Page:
Just because of your golden hair,
the letters in cursive above the chalkboard
sang on their musical score.
—from “Thomas Jefferson Elementary”
Getting to Gardisky Lake switchbacks from roadside maples to backcountry sequoia groves, from the lost curves of a high school track to the shining calves of Olympic hopefuls, from grade school crushes to married affection, from Jefferson’s slaves to Sherman’s march, from dumpster diving to shopping the mall. These poems contain American multitudes, some whispering in sincerity and others bragging with thumbs hooked in their belt loops. In this rich collection, Paul J. Willis invites you in and ushers you out to meet your neighbors and yourself.
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Reviews & Responses
Even for somebody who has known and admired Paul Willis’s work for many years (this reader, for instance), the poems in Getting to Gardisky Lake are remarkable in their amplitude and reach. Here, ranging between parking lots and high meadows, vaulting decades, naming names, are all the pleasures of Willis’s nimble wit, fresh metaphors, and weather eye for the sacred in the commonplace. Without a whiff of didacticism, these satisfying poems offer—in fact are—ways and means to “balance upon what disappears.” They invite us, finally, to step “off the map, into the world.”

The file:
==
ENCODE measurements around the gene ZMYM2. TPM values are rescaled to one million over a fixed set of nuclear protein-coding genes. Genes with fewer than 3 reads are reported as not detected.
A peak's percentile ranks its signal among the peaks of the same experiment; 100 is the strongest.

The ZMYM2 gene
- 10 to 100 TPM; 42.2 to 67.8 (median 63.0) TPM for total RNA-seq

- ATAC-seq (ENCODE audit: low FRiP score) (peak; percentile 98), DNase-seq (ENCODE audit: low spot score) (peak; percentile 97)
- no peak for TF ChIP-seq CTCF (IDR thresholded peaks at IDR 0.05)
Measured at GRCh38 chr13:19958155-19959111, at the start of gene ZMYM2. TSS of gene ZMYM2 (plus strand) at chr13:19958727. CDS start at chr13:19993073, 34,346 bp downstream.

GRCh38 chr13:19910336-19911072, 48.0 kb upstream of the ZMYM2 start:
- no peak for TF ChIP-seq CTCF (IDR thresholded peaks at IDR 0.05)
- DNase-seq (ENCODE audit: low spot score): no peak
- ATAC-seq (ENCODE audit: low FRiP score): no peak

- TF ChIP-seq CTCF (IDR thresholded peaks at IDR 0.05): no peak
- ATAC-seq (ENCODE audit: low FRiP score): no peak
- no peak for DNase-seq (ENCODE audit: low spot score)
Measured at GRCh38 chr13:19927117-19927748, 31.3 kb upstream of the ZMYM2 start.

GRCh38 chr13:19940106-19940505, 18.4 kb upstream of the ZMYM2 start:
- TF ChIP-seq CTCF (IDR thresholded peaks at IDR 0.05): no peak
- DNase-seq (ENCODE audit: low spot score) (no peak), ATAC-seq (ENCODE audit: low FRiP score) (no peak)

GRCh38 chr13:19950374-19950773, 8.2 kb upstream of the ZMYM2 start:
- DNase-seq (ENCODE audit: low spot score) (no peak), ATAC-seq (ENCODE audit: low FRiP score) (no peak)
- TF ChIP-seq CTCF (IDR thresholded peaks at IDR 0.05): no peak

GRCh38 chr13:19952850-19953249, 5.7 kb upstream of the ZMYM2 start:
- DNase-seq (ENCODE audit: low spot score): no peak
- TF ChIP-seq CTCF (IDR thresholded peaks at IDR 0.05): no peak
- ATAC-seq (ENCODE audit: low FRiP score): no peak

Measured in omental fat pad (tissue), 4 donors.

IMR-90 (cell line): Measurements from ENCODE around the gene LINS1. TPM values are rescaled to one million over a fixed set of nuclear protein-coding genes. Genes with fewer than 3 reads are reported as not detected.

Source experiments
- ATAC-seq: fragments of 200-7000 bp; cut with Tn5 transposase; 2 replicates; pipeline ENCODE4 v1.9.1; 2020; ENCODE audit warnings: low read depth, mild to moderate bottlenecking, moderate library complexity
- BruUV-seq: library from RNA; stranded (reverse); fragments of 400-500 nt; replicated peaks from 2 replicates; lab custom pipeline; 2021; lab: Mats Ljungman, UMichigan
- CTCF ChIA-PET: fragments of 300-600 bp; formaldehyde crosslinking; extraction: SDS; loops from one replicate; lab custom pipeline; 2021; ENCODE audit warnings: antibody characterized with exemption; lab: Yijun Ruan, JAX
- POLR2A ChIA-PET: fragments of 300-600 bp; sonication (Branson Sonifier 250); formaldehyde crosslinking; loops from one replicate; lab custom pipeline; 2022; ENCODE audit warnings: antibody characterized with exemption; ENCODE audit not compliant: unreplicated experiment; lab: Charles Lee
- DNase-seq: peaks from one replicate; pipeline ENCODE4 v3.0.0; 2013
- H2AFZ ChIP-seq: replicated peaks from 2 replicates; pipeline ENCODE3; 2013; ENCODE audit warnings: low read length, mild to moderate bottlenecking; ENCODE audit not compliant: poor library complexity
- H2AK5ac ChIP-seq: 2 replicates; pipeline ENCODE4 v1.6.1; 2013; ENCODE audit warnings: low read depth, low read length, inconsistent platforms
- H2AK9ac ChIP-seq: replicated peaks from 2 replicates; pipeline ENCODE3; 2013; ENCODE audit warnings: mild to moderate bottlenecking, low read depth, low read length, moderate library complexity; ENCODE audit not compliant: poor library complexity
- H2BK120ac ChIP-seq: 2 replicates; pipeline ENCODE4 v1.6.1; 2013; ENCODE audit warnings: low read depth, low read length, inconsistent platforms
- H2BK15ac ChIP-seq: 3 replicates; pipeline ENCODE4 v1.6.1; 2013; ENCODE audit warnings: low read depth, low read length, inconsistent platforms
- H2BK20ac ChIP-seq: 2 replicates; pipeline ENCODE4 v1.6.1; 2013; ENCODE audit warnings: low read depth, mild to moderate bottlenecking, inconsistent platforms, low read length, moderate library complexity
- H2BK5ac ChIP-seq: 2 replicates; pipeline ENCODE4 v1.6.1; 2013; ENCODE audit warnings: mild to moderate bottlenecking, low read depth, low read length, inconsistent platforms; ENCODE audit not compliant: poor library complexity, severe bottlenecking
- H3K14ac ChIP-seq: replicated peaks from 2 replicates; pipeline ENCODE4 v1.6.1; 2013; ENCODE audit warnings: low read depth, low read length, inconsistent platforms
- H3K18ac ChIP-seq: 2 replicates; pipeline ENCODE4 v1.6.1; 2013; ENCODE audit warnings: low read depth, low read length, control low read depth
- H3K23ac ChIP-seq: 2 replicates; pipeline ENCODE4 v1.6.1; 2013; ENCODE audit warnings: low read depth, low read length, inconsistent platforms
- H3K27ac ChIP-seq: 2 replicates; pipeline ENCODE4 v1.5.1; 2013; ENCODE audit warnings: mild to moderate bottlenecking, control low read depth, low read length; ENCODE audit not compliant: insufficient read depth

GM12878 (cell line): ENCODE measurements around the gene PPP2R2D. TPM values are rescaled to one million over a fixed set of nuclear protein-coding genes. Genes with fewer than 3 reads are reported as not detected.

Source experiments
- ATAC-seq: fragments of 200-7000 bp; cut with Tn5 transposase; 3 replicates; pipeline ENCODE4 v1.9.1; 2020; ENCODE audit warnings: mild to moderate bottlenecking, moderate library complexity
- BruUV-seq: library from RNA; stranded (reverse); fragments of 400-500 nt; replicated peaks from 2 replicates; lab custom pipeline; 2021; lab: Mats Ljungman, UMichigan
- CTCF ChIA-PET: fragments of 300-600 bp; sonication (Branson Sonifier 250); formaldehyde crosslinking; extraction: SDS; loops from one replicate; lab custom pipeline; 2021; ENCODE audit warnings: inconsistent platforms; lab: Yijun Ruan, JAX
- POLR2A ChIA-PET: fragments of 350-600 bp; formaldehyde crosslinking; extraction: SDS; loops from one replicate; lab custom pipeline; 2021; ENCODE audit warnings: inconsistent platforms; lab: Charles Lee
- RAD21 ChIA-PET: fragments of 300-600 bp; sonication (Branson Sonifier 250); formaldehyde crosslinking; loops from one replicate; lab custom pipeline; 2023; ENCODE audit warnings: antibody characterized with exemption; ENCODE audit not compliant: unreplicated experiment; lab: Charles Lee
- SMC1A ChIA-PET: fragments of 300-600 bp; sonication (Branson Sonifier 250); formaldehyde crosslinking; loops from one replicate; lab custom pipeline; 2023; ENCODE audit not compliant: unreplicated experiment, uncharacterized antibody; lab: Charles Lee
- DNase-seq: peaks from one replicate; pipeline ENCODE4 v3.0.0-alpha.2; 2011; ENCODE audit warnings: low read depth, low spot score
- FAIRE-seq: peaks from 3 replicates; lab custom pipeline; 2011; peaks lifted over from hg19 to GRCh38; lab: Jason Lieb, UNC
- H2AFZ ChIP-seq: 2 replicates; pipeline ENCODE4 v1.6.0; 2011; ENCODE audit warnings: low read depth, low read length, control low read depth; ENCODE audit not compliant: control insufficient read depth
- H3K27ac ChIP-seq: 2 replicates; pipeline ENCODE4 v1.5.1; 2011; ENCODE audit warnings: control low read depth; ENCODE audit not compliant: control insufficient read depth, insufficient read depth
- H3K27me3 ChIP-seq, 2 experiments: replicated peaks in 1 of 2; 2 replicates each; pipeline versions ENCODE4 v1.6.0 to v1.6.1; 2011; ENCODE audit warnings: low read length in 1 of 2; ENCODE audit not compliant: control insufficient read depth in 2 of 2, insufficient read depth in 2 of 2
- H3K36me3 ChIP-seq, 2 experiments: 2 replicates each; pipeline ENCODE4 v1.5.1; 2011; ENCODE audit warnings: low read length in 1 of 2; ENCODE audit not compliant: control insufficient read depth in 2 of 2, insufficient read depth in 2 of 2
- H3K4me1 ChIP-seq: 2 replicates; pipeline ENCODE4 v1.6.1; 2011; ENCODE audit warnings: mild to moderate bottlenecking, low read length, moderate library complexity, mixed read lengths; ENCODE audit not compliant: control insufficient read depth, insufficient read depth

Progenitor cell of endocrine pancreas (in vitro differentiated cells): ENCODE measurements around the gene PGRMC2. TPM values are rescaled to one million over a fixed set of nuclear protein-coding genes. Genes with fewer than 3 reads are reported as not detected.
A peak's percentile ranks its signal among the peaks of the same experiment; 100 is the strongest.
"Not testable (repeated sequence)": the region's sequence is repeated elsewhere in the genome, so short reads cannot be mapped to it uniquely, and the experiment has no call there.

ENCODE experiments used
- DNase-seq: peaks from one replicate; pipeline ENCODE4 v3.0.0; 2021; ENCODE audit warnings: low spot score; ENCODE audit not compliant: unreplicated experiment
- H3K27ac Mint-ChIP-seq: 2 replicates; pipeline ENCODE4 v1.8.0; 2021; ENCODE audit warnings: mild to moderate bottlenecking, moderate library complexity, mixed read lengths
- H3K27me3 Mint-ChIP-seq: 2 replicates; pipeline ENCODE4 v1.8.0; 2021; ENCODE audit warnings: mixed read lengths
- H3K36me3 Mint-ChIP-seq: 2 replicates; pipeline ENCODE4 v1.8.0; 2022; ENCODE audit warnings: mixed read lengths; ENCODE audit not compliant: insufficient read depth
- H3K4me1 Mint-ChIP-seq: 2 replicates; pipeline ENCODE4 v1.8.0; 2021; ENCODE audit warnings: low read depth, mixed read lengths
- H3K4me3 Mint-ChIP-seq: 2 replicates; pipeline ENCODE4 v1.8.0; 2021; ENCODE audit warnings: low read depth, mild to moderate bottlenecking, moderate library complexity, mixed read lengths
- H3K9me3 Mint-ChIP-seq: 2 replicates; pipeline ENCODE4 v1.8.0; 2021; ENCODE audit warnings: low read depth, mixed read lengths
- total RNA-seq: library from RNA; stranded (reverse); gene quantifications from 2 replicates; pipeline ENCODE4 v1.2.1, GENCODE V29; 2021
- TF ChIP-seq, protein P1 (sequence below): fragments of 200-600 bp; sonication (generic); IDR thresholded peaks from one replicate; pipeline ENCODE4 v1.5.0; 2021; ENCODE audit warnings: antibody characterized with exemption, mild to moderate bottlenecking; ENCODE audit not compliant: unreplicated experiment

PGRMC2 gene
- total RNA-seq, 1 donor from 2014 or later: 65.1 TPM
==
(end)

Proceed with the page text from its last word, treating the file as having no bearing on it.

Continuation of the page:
Paul Willis’s fine poems have been pulling us in, unsettling our everyday perceptions, and plying us with hope for thirty years. The creative regions for which he’s best known—family poems, campus poems, wilderness poems, poems of social responsibility—they’re all here. What sets this new collection apart, though, is the laughter: a gracious kind of laughter that gentles the sharp edge of serious propositions. One never doubts the quiet love that pervades the collection: love for neighbors, love for work, and love for the delicate beauties of a perishable world. Getting to Gardisky Lake is the best new book of poems I’ve read this year.
Over the years I’ve come to know Paul Willis’s work fairly well. And Getting to Gardisky Lake hits me the hardest: it is at once lucid and careful but also vulnerable (healingly so) and wryly shameless (and healingly so). I find myself rereading the poems for the nourishment they so lightly hold. They nimbly and movingly conjure up the Holy Mess that is our world. I am grateful for the book, for all its consolations and wisdoms and delights.
—Teddy Macker, Author, This World